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Investigate the signs of Spring with Greenwave!

Although the Greenwave project will not be going ahead this year you and your class can still look out for the signs of spring in your local area. There are a range of resources to help so why not:

  • Use the Spotters Guide to observe common species like the frog, primrose and horse chestnut in your area, as they react to the warmer, longer days.
  • Observe and record weather in your area over the coming months; click below for resources to help with measuring temperature, wind speed and rainfall.

 

Long before the advance of science and development of sophisticated means of measuring the weather, people have attempted to predict what conditions the near and long term future holds in store. Knowing what to expect has always been essential for the purpose of caring for animals and growing food, as well as trying to anticipate a particularly cold winter or dry growing season.

Over generations various natural indicators from the weather itself, atmospheric conditions or the behaviour of animals have been identified by people around the world that they believe give an indication of weather to come.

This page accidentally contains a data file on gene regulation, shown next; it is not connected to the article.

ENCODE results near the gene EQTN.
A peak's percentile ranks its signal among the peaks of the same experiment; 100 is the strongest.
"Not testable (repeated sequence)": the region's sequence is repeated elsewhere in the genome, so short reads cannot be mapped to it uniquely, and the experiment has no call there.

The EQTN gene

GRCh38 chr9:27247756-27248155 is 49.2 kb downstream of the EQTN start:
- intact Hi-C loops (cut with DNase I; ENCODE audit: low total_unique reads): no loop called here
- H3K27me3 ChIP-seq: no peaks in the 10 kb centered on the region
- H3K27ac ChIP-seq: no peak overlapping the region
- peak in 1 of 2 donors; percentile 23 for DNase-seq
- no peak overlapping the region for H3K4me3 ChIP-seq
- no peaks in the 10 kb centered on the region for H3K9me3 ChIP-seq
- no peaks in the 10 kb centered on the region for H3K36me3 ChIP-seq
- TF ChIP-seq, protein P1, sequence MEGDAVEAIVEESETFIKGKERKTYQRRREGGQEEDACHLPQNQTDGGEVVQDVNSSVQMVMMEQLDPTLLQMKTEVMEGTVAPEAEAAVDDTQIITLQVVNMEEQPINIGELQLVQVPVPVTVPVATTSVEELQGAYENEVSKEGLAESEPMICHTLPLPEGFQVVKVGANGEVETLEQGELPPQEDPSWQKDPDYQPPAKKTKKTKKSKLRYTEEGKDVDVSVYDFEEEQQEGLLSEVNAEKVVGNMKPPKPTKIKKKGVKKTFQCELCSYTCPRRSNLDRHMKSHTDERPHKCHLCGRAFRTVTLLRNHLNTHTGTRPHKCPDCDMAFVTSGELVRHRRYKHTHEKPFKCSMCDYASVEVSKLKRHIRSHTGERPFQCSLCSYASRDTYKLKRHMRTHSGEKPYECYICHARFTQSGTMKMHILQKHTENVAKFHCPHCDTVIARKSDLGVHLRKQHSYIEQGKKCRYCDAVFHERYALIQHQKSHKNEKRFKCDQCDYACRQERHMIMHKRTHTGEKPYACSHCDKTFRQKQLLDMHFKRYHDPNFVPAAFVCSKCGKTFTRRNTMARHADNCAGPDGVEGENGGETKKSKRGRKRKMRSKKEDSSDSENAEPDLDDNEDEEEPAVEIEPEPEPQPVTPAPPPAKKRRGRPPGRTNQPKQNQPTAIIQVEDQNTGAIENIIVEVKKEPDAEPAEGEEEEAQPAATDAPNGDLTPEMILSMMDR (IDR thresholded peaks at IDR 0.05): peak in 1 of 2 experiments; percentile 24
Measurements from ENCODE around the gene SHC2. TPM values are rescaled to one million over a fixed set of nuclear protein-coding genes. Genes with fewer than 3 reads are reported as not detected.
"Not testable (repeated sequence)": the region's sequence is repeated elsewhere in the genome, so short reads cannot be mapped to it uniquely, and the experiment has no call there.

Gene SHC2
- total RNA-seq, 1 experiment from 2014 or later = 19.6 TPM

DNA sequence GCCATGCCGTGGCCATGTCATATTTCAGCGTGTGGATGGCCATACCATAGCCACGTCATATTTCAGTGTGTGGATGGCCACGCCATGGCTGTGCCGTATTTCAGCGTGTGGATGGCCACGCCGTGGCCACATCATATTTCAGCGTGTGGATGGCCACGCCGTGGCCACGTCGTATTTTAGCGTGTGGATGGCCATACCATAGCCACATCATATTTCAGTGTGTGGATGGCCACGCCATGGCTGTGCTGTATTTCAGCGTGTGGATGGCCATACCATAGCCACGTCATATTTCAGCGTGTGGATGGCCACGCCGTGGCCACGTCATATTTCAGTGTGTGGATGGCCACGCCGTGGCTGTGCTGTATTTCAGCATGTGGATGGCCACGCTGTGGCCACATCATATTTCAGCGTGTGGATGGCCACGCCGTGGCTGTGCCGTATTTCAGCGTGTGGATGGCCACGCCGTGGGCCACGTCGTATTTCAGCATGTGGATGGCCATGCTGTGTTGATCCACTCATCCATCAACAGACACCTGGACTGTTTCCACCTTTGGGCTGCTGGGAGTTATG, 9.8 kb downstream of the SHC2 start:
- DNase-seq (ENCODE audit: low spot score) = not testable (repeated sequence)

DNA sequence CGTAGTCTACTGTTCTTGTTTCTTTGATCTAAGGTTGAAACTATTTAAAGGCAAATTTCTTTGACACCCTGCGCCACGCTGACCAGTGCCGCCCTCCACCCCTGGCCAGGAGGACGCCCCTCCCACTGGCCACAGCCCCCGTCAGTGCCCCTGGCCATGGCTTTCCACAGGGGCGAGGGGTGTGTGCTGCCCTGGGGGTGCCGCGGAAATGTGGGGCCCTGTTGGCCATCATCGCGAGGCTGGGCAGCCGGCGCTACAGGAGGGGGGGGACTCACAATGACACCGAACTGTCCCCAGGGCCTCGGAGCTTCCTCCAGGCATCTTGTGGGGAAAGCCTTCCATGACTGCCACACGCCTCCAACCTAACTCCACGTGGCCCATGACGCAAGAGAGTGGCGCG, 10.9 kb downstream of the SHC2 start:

For example if cattle lie down and refuse to go up hill to pasture this has been seen as an indication that stormy weather is approaching. Similarly if your cat sits or lies with her back to the fire you can expect a cold spell. The nursery rhyme line "A swarm of bees in May, is worth a load of Hay" suggests that if there are lots of bees about during the late spring then there will be good crop growth during the summer.

In the United States, the black and orange coloured woolly bear caterpillar has long been used to predict the severity of the coming winter. It is thought that the wider the black bands on the caterpillar's back are the harsher the winter will be.

While many of the traditional phrases and proverbs associated with weather prediction do not stand up to scientific scrutiny, some of them do seem to be useful for predicting what might happen over the next few hours. Some examples of these are below:

  • Sometimes a circle appears around the sun or the moon. This circle or halo is visible when the light from the sun or moon is passing through the ice crystals that form very high level cirrus and cirrostratus clouds in the sky. These clouds do not carry rain themselves but often come before a low pressure weather system that may bring rain with it. This saying may also appear in the following form: "When halo rings the moon or sun, rain's approaching on the run."